By analysing the skills needed to be a successful coach against my own I am able to see whether I attain the skills which will enable me to become a successful in the field of coaching. In order to analyse my skills a variety of different forms of feedback is given to help with my analysis. Like Rodgers, 2004, states above feedback is developmental and can help me see ???what to do??™ and ???how to improve upon it??™.
Feedback is a very helpful source for me within my coaching, as it helps me progress and develop my strengths and weaknesses. Although there are many different types of feedback I have found useful there are two which have been of more use and have helped my in developing the skills needed to become a successful coach.
I believe, looking back at the feedback I have been given, I do possess the skills needed to be a successful coach. The feedback I have received has showed me that the foundations of the skills are clear within my coaching style, however there is certain aspects that I need to improve upon.
Descriptive feedback is the first type of feedback, which has allowed me to compare my skills with ones that research deem essential. Descriptive feedback can be described as a ???reflective conversation??™. This to me, is the easiest type of feedback to understand and it allows me to take away and work upon the feedback I have received.
In the past, when I have been coaching, descriptive feedback has been given to me and has showed me the level at which my communication skills are at and whilst coaching this is a component skill of mine. After delivering a coaching session, the descriptive feedback I have received relating to my communication skills has all been mainly positive and constructive. It has been based on conversation form and my coach has told me from the session they watched me deliver they could see I was able to communicate effectively. Not only did I listen to the performers I formed relationships and maintained rapport with them throughout. Looking at this against previous research, I can see that is what The National Coaching Foundation (2005) believe to show successful levels of communication within coaching.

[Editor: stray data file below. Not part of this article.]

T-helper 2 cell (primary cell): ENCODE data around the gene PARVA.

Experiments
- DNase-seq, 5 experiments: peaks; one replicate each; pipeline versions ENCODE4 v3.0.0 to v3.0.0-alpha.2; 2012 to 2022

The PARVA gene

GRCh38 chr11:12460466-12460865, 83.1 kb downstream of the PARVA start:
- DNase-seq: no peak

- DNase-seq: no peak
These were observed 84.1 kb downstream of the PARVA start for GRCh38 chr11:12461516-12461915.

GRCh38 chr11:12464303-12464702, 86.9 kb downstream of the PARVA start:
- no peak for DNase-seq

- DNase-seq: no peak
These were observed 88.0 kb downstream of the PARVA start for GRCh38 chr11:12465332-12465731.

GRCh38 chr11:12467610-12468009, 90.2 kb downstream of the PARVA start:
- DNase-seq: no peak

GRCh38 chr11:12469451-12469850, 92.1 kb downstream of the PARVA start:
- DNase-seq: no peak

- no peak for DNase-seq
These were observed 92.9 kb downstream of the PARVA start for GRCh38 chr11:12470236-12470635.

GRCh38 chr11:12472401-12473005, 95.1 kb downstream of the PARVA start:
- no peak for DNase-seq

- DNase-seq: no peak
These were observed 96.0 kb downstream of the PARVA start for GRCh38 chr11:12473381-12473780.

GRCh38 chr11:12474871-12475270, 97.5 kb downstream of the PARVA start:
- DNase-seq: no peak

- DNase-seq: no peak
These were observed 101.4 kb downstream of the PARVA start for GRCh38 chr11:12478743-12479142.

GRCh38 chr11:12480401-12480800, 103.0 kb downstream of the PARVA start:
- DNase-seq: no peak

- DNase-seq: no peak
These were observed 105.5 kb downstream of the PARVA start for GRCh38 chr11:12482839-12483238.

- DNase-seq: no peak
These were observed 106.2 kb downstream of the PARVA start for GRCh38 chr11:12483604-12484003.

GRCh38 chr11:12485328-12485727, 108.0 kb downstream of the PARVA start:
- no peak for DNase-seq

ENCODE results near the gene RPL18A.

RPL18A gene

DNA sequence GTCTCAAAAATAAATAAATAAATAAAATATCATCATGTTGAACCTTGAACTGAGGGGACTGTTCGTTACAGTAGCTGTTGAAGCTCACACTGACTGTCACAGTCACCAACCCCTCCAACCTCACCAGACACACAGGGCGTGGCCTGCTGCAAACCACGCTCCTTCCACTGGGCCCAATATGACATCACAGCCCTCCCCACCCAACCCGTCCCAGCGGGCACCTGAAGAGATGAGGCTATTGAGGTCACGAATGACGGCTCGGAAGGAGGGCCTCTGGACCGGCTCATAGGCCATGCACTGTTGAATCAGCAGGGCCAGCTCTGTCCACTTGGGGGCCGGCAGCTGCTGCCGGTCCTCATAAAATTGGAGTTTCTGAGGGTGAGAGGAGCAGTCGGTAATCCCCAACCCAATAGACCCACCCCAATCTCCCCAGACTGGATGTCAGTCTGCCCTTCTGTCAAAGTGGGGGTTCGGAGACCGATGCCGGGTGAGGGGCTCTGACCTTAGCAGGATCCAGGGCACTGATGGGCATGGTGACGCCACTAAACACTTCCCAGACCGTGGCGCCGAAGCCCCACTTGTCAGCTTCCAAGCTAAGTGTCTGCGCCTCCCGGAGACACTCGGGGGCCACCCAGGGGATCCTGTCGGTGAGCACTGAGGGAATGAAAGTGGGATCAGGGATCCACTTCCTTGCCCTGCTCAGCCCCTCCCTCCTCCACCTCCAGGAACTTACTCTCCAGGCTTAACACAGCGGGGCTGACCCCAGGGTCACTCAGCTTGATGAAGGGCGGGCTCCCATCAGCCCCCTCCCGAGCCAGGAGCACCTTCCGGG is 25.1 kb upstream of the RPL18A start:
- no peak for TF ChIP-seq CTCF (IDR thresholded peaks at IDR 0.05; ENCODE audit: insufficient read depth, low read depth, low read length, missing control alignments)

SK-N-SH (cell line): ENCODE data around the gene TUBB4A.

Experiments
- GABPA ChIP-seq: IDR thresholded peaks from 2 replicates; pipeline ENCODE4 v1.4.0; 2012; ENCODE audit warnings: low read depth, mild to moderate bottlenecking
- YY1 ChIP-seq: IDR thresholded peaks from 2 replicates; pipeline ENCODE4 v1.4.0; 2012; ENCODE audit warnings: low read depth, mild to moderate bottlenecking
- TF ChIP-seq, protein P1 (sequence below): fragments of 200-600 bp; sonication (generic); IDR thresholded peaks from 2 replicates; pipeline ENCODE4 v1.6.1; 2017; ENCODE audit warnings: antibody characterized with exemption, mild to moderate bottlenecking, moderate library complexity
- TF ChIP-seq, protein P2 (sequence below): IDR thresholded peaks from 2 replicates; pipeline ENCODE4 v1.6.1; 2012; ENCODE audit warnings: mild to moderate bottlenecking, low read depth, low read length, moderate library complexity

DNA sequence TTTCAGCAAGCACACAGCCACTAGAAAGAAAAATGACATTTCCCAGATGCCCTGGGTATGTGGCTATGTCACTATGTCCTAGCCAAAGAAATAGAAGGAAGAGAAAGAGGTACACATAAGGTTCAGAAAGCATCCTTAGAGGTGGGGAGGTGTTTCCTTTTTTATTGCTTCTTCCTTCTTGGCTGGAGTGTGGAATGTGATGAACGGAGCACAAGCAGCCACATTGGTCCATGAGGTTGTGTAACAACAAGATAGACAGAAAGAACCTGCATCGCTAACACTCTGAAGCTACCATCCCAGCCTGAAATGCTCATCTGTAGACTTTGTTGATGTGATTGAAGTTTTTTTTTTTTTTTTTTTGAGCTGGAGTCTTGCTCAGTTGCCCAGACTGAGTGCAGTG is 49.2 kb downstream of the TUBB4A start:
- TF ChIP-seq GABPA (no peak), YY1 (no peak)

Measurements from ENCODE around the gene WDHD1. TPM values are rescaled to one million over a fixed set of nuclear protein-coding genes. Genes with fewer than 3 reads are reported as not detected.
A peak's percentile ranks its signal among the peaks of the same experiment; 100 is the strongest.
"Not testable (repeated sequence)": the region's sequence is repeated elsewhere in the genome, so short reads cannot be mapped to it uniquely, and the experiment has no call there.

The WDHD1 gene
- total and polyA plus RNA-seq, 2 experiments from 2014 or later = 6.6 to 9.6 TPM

Descriptive feedback has also made clear my ability to analyse and evaluate. The descriptive feedback I received was a combination of ???achievement feedback??™ and ???improvement feedback. I was told my areas of achievement, which outlined that I was able to analyse my session and make adaptations when necessary. Within the descriptive feedback I was also given ???improvement feedback??™. This highlighted the aspects within analysing and evaluating which I needed to work upon. My weakness lied in analysing the technical points within a skill the performers were learning. In order to be a successful coach, my feedback has shown me that I need to work upon this area of analysing and evaluating.
When looking at the other skills I need in order to become a successful coach, other types of feedback can show me weather or not I have acquired these skills. Another type of feedback I find useful within my coaching is Intrinsic feedback. This is feedback from ???within??™. This type of feedback is one I can give myself. Every time I coach a session, I give myself intrinsic feedback. This is my perception of how I feel the session went. In order for me to improve I reflect upon the feelings and decisions made within the session and from there I can see the highlighted areas for improvement. Even though descriptive feedback helps me improve my communication skills, intrinsic feedback also helps. At the end of a session I can tell if I feel my communication with the particapents was adequate.